Help for Alcoholism

Medically Reviewed By Kayla Loibl | Last Edited : JANUARY 10 , 
| 2 Sources

For those in need, it may seem hopeless, but there is help for alcoholism. The simple truth is many people have recovered from this addiction and you can too.

The treatment of alcoholism can take many forms, but the first step is to recognize that a problem exists.

Getting to that place where the person realizes that he or she has a problem can take many forms. For some, issues with family or friends will be the cause.

For others, loss of a job or legal problems may lead them to making the decision to stop. And for some others, it will be health problems that will force them to examine their lives and make a decision.

No matter how it comes about, that first step is vital. The person must accept the fact that there is a problem. Until that happens, little can be done to assist them.

Finding Help for Alcoholism

Once a person has determined that he or she needs help, the next step is to find an appropriate plan that will work for that individual. There are many options available for the treatment of alcoholism, and most communities have several options to choose from.

Finding the plan or program that will work for you takes time and a bit of effort on your part. Most individuals who need assistance often find it useful to include family and close friends in the program selection process. You do not have to do this alone.

If you need help for alcoholism but have no clue as to where to start, you might want to begin by talking with the U.S. Substance Abuse and Mental Health Services (SAMHSA). They offer a free, 24 hour referral phone number that can assist you in finding programs in your area. The numbers to call are: 1-800-662-HELP or 1-800-487-4889 (TDD) or 1-877-767-8432 (in Spanish).

Narrowing Down the Options

It may be useful for you to have a set of questions to ask when seeking a program for the treatment of alcoholism. Here are a few of the more common questions you may want to explore.

  • Will the program allow you to pay through your health insurance?
  • Is the plan or program designed and operated by trained personnel?
  • Does the program offer assistance in all areas such as physical, emotional, legal, and social aspects?
  • Do they offer long term assistance should you need it?
  • Do they have a success rate and what is it?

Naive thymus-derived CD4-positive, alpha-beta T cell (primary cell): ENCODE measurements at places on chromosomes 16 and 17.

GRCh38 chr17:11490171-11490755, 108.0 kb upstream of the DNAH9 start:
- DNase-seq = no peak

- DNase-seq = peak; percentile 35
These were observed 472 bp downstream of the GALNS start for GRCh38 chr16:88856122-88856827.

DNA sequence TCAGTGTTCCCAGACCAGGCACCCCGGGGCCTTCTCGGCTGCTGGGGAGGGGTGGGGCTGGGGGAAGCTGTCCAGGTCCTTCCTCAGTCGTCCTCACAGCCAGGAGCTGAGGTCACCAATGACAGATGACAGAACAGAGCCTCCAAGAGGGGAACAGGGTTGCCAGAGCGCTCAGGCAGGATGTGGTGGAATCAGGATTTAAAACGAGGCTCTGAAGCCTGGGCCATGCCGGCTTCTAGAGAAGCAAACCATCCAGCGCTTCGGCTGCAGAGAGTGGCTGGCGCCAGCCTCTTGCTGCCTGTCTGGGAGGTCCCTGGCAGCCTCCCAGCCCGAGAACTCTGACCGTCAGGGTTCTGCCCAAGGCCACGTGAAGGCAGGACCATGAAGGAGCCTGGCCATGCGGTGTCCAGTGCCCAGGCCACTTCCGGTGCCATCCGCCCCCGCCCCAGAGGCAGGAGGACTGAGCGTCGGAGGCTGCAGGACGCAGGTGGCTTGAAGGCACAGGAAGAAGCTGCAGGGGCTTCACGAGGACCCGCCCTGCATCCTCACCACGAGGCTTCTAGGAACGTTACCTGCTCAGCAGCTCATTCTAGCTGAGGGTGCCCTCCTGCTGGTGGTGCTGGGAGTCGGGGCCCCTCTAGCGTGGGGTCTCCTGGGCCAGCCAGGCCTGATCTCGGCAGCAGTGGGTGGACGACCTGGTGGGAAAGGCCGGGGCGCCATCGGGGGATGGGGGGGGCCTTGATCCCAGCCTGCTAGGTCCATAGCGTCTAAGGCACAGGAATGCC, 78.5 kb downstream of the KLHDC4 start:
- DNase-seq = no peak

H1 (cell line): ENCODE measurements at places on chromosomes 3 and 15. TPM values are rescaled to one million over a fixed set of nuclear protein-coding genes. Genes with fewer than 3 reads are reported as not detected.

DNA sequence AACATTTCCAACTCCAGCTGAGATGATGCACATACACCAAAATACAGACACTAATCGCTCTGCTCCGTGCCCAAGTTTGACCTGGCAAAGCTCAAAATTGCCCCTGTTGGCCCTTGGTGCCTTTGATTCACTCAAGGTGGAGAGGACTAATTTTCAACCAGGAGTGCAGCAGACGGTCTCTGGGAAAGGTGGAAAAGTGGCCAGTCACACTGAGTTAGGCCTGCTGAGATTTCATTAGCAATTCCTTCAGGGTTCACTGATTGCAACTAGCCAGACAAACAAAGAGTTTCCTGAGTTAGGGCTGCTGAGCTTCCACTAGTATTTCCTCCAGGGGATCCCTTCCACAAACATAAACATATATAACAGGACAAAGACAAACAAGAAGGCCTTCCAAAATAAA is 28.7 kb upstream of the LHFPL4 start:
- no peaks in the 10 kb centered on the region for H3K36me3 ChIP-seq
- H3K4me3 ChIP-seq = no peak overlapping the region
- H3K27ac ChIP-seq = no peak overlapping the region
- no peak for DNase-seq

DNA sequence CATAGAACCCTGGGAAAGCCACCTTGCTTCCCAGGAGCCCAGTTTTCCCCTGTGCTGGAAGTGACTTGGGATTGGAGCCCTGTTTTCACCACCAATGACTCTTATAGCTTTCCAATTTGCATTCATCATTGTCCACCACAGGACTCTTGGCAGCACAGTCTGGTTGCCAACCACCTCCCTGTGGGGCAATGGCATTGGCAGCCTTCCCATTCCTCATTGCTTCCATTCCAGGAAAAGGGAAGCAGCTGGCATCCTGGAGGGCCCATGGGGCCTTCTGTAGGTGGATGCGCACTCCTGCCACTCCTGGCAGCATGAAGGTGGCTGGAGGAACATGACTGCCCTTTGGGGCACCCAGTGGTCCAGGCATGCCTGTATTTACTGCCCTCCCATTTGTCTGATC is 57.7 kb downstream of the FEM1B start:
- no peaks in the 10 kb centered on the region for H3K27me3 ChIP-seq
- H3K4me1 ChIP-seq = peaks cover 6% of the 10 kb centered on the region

• Do they offer both individual and group settings for counseling and therapy?
  • Do they have access to licensed medical professionals should medication be needed?
  • Do they offer any services for family members of the recovering addict?

Using Support Groups

When it comes to the treatment of alcoholism, support groups can be invaluable. Many of those who have completed a treatment program with success will say that participating in an aftercare support group was one of the most important aspects of their recovery.

When you need help for alcoholism, being with others who are recovering can often be the difference between success and failure.

One of the most common mistakes that those seeking treatment of alcoholism make is trying to do it alone. For those who have been drinking a long time, the physical and emotional issues that you will face during recovery should not be faced alone.

This often leads to a relapse. Being with others who are recovering and being able to communicate what you are going through is important. This is just one reason group support systems are so vital for those needing help for alcoholism.

More help for alcoholism on our alcoholism cure page

Alcoholism home page

Lead Writer/Reviewer : Kayla Loibl

Licensed Medical Health Professional 

I am a Mental Health Counselor who is licensed in both New York (LMHC) and North Carolina (LPC). I have been working in the Mental Health field since 2015. I have worked in a residential setting, an outpatient program and an inpatient addictions program. I began working in Long Island, NY and then in Guelph, Ontario after moving to Canada. Read More



Family Support